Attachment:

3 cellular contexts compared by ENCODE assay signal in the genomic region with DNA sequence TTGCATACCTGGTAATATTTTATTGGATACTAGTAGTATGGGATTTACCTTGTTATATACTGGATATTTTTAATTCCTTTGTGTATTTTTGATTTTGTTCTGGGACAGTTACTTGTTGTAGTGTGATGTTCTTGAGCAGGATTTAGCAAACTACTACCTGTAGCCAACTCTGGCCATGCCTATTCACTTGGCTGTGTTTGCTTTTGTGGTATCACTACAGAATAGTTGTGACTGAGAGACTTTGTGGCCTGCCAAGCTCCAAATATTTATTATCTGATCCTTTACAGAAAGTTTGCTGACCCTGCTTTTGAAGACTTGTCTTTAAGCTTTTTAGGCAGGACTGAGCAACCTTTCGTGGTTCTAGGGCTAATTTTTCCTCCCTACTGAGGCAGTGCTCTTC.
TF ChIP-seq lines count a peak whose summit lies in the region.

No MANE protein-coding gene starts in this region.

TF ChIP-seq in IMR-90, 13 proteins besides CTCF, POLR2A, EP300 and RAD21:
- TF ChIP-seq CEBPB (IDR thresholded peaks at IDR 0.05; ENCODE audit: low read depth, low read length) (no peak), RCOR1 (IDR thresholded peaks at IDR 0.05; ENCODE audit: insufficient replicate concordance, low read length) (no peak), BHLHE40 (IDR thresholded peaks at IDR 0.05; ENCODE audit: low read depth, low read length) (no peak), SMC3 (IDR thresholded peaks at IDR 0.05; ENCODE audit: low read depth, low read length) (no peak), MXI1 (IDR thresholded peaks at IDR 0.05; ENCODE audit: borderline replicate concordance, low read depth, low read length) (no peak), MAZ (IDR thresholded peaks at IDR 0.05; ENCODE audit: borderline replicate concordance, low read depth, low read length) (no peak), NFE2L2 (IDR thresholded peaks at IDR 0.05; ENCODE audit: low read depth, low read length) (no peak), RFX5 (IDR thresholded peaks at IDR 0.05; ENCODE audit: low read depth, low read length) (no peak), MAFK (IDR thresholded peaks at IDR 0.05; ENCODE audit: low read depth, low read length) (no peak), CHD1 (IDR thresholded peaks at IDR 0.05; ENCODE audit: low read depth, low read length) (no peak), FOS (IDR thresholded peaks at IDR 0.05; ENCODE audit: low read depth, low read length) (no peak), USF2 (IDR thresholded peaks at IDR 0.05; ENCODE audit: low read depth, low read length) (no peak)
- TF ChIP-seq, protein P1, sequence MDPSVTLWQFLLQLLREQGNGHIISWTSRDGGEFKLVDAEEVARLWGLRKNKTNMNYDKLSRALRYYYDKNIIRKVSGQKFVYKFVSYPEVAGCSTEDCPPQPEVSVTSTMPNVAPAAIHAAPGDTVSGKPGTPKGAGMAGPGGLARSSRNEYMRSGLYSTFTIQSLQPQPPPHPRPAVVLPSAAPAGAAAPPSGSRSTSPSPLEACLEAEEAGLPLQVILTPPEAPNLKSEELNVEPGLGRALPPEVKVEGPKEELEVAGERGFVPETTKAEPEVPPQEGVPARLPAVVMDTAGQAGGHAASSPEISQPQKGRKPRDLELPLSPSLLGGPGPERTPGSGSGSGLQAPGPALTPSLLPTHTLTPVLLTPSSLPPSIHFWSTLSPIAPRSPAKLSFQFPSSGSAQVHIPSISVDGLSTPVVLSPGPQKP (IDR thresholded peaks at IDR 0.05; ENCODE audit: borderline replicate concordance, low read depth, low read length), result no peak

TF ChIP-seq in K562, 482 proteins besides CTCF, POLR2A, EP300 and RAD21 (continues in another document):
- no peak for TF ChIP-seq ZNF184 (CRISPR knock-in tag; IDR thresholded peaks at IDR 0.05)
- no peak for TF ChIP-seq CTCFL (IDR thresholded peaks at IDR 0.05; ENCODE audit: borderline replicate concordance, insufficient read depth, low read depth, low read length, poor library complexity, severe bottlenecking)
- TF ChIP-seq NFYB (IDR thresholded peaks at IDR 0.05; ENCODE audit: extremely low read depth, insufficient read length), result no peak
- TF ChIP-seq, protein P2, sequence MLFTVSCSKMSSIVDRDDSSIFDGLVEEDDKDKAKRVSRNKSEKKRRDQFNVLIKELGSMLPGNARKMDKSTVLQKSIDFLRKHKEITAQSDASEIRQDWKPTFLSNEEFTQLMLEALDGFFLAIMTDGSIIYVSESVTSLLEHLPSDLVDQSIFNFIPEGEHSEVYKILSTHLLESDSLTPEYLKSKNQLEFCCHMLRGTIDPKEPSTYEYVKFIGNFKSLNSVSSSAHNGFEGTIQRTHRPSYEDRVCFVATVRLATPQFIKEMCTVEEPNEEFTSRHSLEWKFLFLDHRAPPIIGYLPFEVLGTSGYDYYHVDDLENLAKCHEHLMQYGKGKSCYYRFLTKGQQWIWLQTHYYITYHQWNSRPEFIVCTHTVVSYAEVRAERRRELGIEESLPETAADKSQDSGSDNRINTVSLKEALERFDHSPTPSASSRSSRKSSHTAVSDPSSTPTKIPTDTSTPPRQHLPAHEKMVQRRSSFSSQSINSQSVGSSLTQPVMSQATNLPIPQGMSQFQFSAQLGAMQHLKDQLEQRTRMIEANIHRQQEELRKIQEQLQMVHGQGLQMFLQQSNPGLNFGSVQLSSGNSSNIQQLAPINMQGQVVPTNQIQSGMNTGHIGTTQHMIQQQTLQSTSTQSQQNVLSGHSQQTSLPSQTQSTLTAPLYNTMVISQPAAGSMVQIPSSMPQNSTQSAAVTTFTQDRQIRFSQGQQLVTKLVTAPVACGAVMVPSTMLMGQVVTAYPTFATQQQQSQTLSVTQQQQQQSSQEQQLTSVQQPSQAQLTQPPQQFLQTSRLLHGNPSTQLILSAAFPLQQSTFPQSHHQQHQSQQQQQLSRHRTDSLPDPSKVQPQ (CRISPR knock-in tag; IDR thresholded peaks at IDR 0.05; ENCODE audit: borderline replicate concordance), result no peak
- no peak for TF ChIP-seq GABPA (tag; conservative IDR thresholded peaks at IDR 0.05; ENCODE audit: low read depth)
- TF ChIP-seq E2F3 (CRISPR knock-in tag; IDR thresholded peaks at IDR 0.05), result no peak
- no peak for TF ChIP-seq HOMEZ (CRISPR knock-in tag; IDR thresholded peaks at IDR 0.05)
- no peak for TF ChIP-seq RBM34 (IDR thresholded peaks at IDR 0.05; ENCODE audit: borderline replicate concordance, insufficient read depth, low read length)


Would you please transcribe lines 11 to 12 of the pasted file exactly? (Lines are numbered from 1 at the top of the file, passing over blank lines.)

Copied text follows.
- TF ChIP-seq, protein P2, sequence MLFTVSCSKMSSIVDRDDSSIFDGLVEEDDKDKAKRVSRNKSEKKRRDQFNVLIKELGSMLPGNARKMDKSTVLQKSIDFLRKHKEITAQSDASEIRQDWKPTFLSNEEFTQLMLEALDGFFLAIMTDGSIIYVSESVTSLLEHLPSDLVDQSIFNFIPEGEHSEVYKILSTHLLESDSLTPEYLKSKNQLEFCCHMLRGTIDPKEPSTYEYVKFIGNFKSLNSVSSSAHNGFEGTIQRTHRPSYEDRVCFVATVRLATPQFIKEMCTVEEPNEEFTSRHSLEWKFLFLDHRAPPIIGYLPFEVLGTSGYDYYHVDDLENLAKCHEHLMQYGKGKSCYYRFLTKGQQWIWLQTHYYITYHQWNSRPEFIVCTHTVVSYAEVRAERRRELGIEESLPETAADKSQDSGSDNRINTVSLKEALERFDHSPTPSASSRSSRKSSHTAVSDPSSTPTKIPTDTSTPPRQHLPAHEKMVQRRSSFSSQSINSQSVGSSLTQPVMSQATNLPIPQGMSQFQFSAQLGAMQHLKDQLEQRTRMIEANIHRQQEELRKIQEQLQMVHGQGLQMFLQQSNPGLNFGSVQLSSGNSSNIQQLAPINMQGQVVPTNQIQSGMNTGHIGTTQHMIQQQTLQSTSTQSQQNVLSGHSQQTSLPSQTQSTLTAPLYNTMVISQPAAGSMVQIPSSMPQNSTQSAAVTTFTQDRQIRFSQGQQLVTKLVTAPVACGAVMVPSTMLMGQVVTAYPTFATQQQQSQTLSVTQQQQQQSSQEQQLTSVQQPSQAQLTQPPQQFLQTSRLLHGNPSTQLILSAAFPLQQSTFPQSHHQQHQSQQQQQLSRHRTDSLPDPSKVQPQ (CRISPR knock-in tag; IDR thresholded peaks at IDR 0.05; ENCODE audit: borderline replicate concordance), result no peak
- no peak for TF ChIP-seq GABPA (tag; conservative IDR thresholded peaks at IDR 0.05; ENCODE audit: low read depth)